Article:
The issue of pornography was perhaps the first issue to unite sex-positive feminists, though current sex-positive views on the subject are wide-ranging and complex. During the 1980s, Andrea Dworkin and Catharine MacKinnon, as well as activists inspired by their writings, worked in favor of anti-pornography ordinances in a number of U.S. cities, as well as in Canada. The first such ordinance was passed by the city council in Minneapolis in 1983. MacKinnon and Dworkin took the tactic of framing pornography as a civil rights issue, arguing that showing pornography constituted sex discrimination against women. The sex-positive movement response to this argument was that legislation against pornography violates women’s right to free speech. Soon after, a coalition of anti-porn feminists and right-wing groups succeeded in passing a similar ordinance in Indianapolis. This ordinance was later declared unconstitutional by a Federal court in American Booksellers v. Hudnut.
Rubin writes that anti-pornography feminists exaggerate the dangers of pornography by showing the most shocking pornographic images (such as those associated with sadomasochism) out of context, in a way that implies that the women depicted are actually being raped, rather than emphasizing that these scenes depict fantasies and use actors who have consented to being shown in such a way (Rubin, 1984). Sex-positive feminists argue that access to pornography is as important to women as to men, and that there is nothing inherently degrading to women about pornography (McElroy, 1996; Strossen, 2000). Anti-pornography feminists however disagree, often arguing that the very depiction of such acts leads to the actual acts being encouraged and committed.
Some sex-positive feminists believe that women and men can have positive experiences as sex workers, and that where it is illegal, prostitution should be decriminalized. They argue that prostitution isn’t necessarily bad for women if prostitutes are treated with respect and if the professions within sex work are de-stigmatized.
Other sex-positive feminists hold a range of views on prostitution, with widely varying views on prostitution as it relates to class, race, human trafficking, and many other issues. Sex-positive feminists generally agree that prostitutes themselves should not be stigmatized or penalized.
Sadomasochism (BDSM) has been criticized by anti porn feminists for eroticizing power and violence and for reinforcing misogyny (Rubin, 1984). They argue that women who choose to engage in BDSM are making a choice that is ultimately bad for women. Sex-positive feminists argue that consensual BDSM activities are enjoyed by many women and validate these women’s sexual inclinations. They argue that feminists should not attack other women’s sexual desires as being “anti-feminist” or internalizing oppression, and that there is no connection between consensual sexually kinky activities and sex crimes. While some anti-porn feminists suggest connections between consensual BDSM scenes and rape and sexual assault, sex-positive feminists find this to be insulting to women. It is often mentioned that in BDSM, roles aren’t fixed to gender, but personal preferences. Furthermore, many argue that playing with power (such as rape scenes) through BDSM is a way of challenging and subverting that power, rather than reifying it.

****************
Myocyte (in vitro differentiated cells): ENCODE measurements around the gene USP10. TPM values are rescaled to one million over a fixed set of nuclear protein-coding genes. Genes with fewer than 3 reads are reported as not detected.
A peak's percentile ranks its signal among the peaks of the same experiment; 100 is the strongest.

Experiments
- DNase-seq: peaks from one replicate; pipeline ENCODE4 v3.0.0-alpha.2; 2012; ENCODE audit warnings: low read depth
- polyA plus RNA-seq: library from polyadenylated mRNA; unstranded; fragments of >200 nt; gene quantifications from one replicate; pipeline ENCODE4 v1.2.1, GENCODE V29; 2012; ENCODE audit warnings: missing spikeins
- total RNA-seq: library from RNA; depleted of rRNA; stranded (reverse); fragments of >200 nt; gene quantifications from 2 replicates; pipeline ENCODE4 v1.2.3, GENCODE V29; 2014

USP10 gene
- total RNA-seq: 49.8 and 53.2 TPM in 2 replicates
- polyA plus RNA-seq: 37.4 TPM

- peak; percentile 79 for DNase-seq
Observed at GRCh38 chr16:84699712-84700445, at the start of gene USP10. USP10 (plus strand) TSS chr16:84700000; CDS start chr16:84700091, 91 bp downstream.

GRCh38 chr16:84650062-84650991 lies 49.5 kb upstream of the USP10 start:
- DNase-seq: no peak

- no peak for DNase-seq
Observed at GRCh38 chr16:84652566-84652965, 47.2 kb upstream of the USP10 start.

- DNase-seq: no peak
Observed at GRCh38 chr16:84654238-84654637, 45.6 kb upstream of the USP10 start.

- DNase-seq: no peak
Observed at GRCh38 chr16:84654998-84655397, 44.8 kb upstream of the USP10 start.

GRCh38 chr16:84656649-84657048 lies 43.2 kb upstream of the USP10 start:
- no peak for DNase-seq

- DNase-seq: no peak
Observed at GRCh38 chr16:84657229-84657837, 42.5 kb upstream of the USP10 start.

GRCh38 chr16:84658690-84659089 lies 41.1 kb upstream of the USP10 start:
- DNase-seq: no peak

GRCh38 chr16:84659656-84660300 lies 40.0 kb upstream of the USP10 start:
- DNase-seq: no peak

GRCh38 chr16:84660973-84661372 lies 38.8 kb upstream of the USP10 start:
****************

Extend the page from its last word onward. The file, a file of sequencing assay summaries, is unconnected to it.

Though feminists are often stereotyped as being lesbians, McElroy (1995) argues that many feminists have been afraid of being associated with homosexuality. Betty Friedan, one of the founders of second-wave feminism, warned against lesbianism and called it “the lavender menace” (a view she later renounced). Sex-positive feminists believe that accepting the validity of all sexual orientations is necessary in order to allow women full sexual freedom. Rather than distancing themselves from homosexuality and bisexuality because they fear it will hurt mainstream acceptance of feminism, sex-positive feminists believe that women’s liberation cannot be achieved without also promoting acceptance of homosexuality and bisexuality.
Some feminists have criticized transgender women (male-to-female) as men attempting to appropriate female identity while retaining male privilege, and transgender men (female-to-male) as women who reject solidarity with their gender. One of the main exponents of this point of view is Janice Raymond (Raymond, 1979)
Many transgender people see gender identity as an innate part of a person. Some feminists also criticize this belief, arguing instead that gender roles are societal constructs, and are not related to any natural factor. Sex-positive feminists support the right of all individuals to determine their own gender, and promote gender fluidity as one means for achieving gender equality. Patrick Califia has written extensively about issues surrounding feminism and transgender issues, especially in Sex Changes: Transgender Politics (second edition, 2003).
Like feminism itself, sex-positive feminism is difficult to define, and few within the movement (particularly the academic arm of the movement) agree on any one ideology or policy agenda.
An example of how feminists may disagree on whether a particular cultural work exemplifies sex-positivity is Betty Dodson’s critique of Eve Ensler’s The Vagina Monologues. Dodson argues that the play promotes a negative view of sexuality, emphasizing sexual violence against women rather than the redemptive value of female sexuality. Many other sex-positive feminists have embraced Ensler’s work for its encouragement of openness about women’s bodies and sexuality.